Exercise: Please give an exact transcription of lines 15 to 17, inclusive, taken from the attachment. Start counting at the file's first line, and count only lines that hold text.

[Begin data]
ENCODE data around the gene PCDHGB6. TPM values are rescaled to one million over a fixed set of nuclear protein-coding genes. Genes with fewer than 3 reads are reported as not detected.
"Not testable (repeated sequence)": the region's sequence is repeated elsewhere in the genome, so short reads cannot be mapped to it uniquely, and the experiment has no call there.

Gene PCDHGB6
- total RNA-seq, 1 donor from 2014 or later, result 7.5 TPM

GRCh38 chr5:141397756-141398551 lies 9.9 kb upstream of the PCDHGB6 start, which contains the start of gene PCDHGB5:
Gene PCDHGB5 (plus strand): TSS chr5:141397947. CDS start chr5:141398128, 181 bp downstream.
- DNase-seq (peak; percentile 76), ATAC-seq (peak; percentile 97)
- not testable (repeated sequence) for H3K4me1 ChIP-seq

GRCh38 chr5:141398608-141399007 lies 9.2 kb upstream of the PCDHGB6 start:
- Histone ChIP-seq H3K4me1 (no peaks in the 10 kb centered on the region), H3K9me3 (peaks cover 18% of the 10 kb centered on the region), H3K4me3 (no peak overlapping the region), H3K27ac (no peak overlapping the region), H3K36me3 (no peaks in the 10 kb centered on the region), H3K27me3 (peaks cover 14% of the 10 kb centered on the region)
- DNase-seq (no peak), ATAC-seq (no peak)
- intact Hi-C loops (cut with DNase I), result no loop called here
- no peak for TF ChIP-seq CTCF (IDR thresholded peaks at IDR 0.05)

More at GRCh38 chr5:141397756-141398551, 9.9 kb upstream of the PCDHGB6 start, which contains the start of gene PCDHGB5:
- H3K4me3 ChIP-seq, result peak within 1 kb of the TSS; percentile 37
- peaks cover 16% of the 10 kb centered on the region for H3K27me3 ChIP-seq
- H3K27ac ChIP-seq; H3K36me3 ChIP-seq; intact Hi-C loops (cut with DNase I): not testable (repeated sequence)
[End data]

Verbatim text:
- H3K4me3 ChIP-seq, result peak within 1 kb of the TSS; percentile 37
- peaks cover 16% of the 10 kb centered on the region for H3K27me3 ChIP-seq
- H3K27ac ChIP-seq; H3K36me3 ChIP-seq; intact Hi-C loops (cut with DNase I): not testable (repeated sequence)